Self-monitoring offers several advantages. It requires that the person be an active participant in the intervention with responsibility for measuring and evaluating his or her behaviors. In order to accurately accomplish this the student must learn the intended behavior.

    Step one..Describe and define the behavior. Remember to stick to the behavior or act and not generalize about the person. It’s important to teach a replacement behavior. For example, instead of telling them to stop doing something let them know what they should do instead.

    Step two..Choose a reinforce. This is something that occurs when the desired behavior is exhibited. Reinforcers do not always have to be a tangible item such as a treat or toy. They can also be things like extra TV time or extra time with a parent or friend. It’s important to know what motivates your child and to design a reinforcer accordingly.

    Step three..Make a plan and goal. Perhaps you want your child to be able to get up in the morning and get ready for school without you having to poke and prod them. So you explain what the expectation is and your set a goal. The key is to start small. They didn’t get this way overnight and they certainly won’t miraculously reverse it overnight. Make one day the first goal and if they accomplish it provide the reinforcer and set another goal.  It helps to have a visual as well and this is easy to make yourself. This allows the student to track their own progress.

    Have fun and remember above all be positive!

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  • Half way there!

    Posted by Sharon Borst on 2/5/2018 1:00:00 PM

    It is hard to believe that we are through the holidays and on our way to spring. I am sure that many of you are ready for spring to come. I know that we have had our share of wintry mixes over the last couple of weeks often causing headaches with daily planning.  I’ll try to recap some of the great things happening her at PCIS. First I would like to say a big thank you to all of the students and many parents and mostly the staff for the wonderful and warm condolences on the passing of my mother. Students presented me with cards for her and I took them with me to Wake Forest and read her each one. It was a wonderful moment. My mom was born in the western mountains of North Carolina and she was truly an amazing woman. She was not only my rock, but my best friend as well and I miss her dearly.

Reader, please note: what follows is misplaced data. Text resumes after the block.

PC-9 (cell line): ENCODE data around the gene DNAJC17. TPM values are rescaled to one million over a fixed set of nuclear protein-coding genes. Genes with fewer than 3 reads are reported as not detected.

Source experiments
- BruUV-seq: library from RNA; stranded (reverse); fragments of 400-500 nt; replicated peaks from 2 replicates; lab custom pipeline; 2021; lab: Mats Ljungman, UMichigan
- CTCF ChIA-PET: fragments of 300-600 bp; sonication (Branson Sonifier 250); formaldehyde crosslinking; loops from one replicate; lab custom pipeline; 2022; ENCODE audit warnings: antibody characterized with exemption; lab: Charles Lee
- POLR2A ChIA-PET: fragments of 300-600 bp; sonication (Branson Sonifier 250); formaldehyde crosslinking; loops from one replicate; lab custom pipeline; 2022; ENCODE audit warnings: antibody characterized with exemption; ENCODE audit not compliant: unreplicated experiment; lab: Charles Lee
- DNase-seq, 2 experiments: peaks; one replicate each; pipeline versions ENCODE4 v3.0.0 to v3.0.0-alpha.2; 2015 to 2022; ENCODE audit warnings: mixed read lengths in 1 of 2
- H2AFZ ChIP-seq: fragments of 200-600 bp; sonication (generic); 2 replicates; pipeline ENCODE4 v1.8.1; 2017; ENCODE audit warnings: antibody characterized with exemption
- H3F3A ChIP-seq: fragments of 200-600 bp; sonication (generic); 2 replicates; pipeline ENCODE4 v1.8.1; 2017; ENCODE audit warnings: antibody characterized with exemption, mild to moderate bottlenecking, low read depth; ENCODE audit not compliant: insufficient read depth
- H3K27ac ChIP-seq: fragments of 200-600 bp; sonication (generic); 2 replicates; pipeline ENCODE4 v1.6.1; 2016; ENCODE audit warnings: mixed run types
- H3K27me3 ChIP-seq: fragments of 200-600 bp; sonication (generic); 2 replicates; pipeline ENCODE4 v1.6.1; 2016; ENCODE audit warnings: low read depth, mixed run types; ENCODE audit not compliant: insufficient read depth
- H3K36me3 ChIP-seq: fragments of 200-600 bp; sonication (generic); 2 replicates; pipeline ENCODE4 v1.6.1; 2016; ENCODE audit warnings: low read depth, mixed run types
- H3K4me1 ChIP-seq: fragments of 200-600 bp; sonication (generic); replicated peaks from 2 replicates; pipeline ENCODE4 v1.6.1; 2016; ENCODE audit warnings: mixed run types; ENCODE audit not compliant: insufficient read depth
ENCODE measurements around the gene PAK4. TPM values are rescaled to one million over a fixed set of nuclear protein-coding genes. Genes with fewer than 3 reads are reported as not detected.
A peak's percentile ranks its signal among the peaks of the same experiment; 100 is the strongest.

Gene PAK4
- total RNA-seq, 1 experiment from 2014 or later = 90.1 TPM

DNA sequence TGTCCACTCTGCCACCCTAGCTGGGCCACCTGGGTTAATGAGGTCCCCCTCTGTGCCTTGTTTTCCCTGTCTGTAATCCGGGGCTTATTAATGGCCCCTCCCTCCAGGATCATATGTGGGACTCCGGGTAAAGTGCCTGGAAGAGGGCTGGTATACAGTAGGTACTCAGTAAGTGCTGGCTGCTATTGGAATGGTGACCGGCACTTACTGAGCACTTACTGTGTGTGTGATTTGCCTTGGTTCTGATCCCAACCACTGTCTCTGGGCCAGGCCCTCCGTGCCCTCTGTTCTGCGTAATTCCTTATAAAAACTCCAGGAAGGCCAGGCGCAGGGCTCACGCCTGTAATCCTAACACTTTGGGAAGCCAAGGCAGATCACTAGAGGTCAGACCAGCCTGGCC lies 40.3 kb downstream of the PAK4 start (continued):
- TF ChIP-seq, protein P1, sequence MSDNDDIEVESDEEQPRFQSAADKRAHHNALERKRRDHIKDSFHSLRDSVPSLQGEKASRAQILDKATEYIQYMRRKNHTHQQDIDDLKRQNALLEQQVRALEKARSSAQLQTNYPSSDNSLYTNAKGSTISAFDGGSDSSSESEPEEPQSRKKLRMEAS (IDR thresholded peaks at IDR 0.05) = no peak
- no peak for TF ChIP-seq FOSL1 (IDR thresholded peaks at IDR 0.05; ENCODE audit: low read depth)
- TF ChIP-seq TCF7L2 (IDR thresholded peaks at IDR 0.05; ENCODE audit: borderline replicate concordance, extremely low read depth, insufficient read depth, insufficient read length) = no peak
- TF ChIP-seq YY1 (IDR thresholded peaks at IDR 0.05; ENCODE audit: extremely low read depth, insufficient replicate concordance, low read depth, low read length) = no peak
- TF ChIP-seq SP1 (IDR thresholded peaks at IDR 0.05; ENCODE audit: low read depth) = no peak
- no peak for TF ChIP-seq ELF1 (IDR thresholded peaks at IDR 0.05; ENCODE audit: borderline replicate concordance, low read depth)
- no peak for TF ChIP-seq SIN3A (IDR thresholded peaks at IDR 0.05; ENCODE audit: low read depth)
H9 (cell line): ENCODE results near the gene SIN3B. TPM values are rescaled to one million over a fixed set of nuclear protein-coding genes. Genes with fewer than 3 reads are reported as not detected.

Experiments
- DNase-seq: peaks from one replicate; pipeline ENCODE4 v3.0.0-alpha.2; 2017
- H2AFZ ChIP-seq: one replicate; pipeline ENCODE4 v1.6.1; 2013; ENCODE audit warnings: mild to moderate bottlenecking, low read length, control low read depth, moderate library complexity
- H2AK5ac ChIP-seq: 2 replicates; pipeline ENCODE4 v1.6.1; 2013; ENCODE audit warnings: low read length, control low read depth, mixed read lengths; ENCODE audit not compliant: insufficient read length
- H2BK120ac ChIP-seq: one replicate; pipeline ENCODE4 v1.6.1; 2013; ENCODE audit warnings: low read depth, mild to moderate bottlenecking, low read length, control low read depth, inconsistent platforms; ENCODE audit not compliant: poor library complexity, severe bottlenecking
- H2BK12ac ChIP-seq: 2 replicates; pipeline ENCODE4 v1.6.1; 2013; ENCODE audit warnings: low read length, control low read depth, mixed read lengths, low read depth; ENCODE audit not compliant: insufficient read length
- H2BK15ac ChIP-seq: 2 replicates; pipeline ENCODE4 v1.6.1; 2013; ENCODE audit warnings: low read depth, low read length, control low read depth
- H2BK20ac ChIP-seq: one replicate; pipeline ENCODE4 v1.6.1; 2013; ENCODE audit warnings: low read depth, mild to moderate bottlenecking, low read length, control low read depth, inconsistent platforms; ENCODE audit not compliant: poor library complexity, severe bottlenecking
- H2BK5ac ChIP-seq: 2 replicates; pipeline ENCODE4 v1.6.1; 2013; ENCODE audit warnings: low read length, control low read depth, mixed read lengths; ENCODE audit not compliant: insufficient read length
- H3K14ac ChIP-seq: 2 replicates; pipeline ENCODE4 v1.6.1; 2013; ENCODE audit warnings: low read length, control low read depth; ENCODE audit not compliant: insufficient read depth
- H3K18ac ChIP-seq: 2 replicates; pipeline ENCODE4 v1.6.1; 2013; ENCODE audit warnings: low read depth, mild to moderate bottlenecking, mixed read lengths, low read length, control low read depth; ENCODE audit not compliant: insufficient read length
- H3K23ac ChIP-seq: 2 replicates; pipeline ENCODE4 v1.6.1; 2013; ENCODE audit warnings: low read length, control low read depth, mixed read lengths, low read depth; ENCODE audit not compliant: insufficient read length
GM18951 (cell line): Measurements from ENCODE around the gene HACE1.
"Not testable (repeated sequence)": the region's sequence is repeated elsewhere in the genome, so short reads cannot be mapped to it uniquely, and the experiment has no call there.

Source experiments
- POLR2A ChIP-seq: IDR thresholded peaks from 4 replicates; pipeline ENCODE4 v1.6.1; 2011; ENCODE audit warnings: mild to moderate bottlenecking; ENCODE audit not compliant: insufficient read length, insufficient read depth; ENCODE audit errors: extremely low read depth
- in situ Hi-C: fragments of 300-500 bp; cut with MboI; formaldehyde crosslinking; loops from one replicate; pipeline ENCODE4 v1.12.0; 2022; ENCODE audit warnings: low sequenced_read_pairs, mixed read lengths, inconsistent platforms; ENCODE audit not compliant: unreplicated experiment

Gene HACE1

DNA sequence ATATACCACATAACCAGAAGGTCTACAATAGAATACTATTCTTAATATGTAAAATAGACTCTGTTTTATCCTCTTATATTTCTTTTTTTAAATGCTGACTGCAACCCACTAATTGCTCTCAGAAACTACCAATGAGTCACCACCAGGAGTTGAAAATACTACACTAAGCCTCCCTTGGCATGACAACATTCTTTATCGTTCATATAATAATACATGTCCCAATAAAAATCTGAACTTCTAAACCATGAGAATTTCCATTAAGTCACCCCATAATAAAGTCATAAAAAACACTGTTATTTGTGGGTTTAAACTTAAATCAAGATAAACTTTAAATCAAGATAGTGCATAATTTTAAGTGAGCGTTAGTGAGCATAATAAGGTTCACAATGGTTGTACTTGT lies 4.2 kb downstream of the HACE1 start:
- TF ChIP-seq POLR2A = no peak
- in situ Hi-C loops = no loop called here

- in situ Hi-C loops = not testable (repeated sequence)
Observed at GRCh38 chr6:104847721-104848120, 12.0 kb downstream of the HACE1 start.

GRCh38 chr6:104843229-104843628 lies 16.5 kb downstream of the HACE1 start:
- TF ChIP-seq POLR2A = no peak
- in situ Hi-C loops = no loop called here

Now on to our successes! We have been working hard in guidance studying citizenship/cooperation, self-control, respect, empathy, integrity and now perseverance. Students are learning how each trait interconnects and overlaps with one another and it is really starting to sink in. I am so impressed at the level of knowledge so many of our students possess and the unique way that they are able to express themselves when speaking and sharing during our time together.  During week one we look at defining and describing the trait. Week two is usually filled with video clips, activities, and more discussion. By week three they are ready for Kahoot!  Kahoot! is a great game to play.  The students love the content and mostly competing against one another. This is a great way to learn! Our final week is one of my favorites – skit week.  Students are placed in groups and given only a few sheets of paper and a sticky note to write their down their lines. You would be amazed at the level of creativity produced by these teams with such minimal assistance and substance. It is so important to show our children that they can have fun without all of the technological gadgets!


    February also meant that it was time for Bella to go to training. Bella is a beautiful Pyredoodle puppy that I received from the Perkins Family in October. I have been over the moon with her. She is working very hard to become a therapy dog for PCIS next year. All of the students have heard many “Bella” stories and I have shared many pictures of her as she grows up.  She will be away in training for four weeks learning her own set of “character traits” so that she can become a proud member of the PCIS team. I will keep you posted on her progress as she works to pass her therapy test!


    I hope that you all are taking care of yourselves and staying well amidst this difficult flu season and that you too are looking forward to Spring!


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  • October 2017 Video Games

    Posted by Sharon Borst on 10/3/2017 10:00:00 AM

    October 2017